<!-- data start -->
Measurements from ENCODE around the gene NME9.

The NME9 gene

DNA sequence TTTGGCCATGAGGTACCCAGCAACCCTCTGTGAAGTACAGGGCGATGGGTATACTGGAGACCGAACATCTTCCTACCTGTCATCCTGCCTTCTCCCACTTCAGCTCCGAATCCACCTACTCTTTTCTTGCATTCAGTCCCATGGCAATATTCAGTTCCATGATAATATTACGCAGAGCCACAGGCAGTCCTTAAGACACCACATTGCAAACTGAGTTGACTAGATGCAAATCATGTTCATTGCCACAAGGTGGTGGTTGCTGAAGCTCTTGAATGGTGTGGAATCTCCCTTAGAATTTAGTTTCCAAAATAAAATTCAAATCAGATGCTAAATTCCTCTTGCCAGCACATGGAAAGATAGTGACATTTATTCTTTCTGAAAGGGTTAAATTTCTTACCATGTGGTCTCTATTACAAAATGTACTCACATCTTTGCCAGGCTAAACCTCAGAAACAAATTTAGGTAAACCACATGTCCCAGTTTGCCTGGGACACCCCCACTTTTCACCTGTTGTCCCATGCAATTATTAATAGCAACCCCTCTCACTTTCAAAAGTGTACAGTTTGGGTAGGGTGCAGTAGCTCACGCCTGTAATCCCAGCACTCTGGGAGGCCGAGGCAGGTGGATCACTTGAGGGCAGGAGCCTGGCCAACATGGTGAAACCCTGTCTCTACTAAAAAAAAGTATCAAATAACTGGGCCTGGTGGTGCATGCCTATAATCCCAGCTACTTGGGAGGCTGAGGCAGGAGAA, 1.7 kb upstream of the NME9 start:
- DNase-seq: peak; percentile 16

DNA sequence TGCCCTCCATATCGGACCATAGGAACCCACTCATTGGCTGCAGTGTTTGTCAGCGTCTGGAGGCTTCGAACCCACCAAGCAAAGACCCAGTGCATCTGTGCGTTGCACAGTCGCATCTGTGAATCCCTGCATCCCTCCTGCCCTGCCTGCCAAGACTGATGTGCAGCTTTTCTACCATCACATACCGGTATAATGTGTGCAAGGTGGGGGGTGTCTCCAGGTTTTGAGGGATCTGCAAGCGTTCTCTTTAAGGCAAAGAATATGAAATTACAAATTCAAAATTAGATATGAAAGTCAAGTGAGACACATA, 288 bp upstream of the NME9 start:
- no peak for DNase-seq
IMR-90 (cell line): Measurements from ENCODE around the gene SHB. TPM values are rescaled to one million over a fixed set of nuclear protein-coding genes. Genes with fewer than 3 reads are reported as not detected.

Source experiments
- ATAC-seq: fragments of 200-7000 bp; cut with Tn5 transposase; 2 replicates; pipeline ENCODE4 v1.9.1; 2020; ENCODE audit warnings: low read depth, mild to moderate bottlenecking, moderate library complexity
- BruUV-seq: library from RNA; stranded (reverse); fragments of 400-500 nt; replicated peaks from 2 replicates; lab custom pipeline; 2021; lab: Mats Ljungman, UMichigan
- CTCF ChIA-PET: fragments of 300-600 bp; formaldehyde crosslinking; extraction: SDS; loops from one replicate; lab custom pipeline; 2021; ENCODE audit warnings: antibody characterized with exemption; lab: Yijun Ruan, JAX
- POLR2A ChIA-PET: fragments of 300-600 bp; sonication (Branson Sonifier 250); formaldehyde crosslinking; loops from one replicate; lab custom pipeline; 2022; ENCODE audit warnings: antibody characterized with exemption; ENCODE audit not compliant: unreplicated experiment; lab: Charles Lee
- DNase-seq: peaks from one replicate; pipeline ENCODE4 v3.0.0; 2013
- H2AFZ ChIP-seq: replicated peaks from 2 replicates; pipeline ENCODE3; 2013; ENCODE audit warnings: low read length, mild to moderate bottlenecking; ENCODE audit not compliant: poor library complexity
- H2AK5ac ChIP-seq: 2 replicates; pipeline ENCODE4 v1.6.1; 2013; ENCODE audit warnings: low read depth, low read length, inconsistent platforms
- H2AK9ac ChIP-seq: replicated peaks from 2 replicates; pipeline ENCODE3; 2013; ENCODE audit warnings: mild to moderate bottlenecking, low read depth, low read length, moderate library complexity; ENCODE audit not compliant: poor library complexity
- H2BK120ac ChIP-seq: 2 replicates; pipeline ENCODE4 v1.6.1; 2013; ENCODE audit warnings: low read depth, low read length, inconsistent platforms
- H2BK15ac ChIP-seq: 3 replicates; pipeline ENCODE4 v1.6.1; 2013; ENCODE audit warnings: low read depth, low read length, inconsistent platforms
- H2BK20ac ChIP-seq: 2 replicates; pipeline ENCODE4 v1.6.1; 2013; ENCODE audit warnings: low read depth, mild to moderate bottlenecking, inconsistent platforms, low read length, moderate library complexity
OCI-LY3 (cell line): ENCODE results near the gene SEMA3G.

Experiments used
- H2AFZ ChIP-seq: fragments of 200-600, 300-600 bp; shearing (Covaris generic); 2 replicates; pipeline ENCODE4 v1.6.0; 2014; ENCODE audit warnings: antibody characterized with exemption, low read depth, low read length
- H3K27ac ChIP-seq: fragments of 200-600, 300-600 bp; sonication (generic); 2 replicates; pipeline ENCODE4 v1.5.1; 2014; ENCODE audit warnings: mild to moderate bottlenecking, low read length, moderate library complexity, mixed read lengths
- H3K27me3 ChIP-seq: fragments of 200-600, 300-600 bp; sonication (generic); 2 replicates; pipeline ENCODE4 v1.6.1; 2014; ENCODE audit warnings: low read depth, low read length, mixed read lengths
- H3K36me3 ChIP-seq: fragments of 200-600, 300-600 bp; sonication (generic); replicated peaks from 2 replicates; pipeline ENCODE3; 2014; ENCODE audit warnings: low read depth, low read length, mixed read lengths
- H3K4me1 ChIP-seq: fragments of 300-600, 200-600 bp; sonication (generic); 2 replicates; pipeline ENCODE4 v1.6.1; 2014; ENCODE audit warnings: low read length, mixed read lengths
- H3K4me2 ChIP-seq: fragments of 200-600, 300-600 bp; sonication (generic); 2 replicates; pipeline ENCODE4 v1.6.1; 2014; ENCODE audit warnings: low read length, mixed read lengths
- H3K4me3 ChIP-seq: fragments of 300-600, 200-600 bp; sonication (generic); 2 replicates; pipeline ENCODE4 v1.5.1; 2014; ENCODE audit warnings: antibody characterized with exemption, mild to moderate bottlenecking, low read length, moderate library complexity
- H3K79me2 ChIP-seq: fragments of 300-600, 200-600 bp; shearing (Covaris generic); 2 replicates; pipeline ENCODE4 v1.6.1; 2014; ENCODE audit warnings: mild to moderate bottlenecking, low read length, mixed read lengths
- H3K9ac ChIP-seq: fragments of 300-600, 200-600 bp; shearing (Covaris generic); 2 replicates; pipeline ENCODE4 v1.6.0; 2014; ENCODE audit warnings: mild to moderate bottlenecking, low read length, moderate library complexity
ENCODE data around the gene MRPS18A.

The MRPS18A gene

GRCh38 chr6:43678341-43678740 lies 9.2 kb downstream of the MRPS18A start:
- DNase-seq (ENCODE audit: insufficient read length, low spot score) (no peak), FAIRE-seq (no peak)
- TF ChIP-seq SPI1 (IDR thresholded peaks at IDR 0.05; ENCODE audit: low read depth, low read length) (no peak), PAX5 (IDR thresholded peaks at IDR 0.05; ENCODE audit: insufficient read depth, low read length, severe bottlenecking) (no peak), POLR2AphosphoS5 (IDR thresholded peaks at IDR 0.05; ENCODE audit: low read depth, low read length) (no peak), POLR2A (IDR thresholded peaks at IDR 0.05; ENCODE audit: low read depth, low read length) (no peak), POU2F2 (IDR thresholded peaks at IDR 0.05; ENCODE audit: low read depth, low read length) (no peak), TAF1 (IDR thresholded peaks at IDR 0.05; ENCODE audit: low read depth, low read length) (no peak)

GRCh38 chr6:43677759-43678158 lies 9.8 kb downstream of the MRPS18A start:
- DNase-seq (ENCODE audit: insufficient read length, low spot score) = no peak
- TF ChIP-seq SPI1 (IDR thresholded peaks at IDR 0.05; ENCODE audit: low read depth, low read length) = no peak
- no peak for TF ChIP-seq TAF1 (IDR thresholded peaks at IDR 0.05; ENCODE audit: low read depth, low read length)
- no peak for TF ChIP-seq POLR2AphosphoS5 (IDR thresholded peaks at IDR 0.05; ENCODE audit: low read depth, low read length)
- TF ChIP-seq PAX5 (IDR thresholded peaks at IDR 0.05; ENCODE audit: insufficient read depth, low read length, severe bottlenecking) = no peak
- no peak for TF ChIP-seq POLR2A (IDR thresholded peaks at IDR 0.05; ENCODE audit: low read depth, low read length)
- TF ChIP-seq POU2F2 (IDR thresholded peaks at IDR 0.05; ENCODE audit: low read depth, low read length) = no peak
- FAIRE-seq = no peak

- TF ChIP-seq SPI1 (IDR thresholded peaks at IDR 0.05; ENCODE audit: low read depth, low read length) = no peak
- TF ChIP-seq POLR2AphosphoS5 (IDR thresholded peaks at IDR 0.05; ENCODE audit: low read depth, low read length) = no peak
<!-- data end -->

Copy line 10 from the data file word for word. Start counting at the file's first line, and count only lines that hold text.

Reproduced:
- BruUV-seq: library from RNA; stranded (reverse); fragments of 400-500 nt; replicated peaks from 2 replicates; lab custom pipeline; 2021; lab: Mats Ljungman, UMichigan